Trump in the White House: will the great disrupter unsettle America's checks and balances?

The US system of government is built to limit the damage caused by the misfires of democracy, writes David Rothkopf

U.S. President Donald Trump departs after a round of golf with Japan's Prime Minister Shinzo Abe at Kasumigaseki Country Club in Kawagoe, Japan November 5, 2017. REUTERS/Jonathan Ernst
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If it was not for the abuse of power, the United States of America would not exist. If it was not for a deranged ruler living a gilded life imposing his will on those he ruled in order to exploit the many for the benefit of the few, there would have been no American revolution.

As a consequence of such roots, Americans have foreseen the threat of a Donald Trump-like leader for a long time. It is why the US system contains checks and balances to limit the damage caused by the misfires of democracy. Just one year after his election, those antibodies against abuse of power built into our system are now at work and may even cut Mr Trump’s term in office short.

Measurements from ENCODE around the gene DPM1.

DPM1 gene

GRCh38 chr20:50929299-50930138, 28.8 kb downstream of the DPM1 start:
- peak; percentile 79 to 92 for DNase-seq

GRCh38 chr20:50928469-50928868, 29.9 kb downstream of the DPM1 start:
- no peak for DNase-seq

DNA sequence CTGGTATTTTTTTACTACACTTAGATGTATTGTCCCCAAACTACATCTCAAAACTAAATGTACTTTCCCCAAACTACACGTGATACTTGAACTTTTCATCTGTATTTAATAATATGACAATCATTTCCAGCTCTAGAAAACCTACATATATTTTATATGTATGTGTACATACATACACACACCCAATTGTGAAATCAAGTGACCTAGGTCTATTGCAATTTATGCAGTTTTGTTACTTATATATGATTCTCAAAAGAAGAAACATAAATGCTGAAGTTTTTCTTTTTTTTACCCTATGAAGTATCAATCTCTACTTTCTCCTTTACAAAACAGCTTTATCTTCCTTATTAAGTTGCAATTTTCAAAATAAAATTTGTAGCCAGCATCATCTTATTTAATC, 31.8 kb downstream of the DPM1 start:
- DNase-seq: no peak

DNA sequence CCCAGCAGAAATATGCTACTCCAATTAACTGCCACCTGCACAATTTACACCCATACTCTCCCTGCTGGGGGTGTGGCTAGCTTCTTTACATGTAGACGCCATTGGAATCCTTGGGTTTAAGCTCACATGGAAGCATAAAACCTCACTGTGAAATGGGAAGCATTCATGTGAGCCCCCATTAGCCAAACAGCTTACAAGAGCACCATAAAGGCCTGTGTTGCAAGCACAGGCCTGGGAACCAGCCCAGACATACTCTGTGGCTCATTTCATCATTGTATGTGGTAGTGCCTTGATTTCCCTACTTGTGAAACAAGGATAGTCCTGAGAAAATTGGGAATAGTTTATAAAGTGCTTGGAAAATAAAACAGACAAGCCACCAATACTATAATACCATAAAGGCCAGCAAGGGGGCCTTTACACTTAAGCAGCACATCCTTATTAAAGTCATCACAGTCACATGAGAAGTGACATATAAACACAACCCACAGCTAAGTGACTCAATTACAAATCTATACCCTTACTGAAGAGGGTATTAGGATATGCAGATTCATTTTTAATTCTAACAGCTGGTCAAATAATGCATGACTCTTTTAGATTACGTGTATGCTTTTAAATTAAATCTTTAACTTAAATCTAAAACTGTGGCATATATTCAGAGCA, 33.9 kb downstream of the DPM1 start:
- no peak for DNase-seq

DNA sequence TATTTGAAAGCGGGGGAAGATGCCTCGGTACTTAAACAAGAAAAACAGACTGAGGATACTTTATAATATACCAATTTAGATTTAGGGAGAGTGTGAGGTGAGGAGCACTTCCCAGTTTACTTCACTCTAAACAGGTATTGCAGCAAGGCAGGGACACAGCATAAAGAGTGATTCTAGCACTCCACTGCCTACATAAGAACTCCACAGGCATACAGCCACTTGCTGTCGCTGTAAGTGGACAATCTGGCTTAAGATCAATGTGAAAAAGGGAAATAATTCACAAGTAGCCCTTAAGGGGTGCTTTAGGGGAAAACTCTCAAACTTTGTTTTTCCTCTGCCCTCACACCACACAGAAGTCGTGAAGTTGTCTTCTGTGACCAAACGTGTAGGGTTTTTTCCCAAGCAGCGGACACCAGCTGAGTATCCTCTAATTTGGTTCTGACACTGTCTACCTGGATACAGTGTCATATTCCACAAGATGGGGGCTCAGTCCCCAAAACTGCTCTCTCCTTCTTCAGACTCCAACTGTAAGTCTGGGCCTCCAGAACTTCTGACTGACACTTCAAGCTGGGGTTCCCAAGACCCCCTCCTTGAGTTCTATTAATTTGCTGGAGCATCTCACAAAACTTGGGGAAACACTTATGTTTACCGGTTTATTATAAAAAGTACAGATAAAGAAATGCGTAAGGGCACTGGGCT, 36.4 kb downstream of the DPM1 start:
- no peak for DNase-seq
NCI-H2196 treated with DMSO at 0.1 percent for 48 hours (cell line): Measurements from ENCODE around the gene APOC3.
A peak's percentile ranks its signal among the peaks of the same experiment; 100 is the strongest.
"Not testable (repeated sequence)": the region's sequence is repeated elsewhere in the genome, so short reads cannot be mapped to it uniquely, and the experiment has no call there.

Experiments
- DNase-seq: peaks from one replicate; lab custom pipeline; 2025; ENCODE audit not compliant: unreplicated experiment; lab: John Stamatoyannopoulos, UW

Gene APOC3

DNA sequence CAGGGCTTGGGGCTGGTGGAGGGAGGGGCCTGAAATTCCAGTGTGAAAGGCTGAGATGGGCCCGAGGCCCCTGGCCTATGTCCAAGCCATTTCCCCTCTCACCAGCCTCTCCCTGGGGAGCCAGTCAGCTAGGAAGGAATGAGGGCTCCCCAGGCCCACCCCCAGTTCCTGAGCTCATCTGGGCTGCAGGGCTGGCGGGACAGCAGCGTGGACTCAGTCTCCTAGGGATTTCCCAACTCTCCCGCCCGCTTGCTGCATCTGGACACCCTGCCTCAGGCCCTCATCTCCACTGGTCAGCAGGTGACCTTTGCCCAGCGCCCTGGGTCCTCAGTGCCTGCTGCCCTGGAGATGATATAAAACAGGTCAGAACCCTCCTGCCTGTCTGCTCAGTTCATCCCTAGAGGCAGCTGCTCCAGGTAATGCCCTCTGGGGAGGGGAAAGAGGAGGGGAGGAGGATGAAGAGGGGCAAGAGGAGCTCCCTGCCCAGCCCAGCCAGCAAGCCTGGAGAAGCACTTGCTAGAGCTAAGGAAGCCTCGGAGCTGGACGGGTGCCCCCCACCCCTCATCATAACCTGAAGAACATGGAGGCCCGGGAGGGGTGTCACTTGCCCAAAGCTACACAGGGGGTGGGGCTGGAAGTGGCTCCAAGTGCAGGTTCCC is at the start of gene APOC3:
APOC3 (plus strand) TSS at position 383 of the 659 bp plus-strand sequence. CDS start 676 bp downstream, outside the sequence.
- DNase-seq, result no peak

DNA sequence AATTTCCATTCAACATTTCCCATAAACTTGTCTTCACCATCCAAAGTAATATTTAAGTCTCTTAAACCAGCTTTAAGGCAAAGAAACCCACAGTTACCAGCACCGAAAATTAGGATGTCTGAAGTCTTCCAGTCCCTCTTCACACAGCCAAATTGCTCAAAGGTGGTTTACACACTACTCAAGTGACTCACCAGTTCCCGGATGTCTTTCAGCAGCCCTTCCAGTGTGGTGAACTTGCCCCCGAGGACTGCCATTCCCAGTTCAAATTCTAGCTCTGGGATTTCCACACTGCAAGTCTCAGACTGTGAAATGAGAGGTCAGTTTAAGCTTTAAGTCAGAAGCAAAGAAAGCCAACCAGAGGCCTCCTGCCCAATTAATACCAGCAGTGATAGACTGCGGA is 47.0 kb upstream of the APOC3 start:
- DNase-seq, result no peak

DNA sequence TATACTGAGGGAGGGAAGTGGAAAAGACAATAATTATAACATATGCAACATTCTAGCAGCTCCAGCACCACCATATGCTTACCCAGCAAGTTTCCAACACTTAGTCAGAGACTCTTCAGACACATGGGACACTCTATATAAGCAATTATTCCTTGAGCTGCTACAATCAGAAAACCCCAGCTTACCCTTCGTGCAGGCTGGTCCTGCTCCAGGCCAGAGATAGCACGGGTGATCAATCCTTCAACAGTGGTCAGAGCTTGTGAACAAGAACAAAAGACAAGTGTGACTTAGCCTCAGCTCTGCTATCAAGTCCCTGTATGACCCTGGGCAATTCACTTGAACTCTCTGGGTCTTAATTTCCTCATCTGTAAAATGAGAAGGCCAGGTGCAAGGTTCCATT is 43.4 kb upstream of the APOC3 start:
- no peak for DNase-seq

That said, it reveals much about the challenges faced by democracies everywhere that Americans have been contemplating those who would abuse it for so long. Indeed, they have done so repeatedly from concerns expressed by the founding fathers through to Nobel Prize-winner Sinclair Lewis's 1936 novel It Can't Happen Here, featuring Trump-like populist presidential candidate Berzelius "Buzz" Windrip to a much less-well-known 1998 book called Achieving Our Country by Stanford philosopher Richard Rorty, describing a collapse in American politics and circumstances in which if "the proles can be distracted from their own despair by media-created pseudo-events … the super-rich will have little to fear."

Shortly after the birth of the republic, in a letter written in 1792, one of America's most famous founding fathers, Alexander Hamilton, sketched out a version of Trump's rise that was earlier this year, quite popular in American social media due to its uncanny accuracy. He wrote: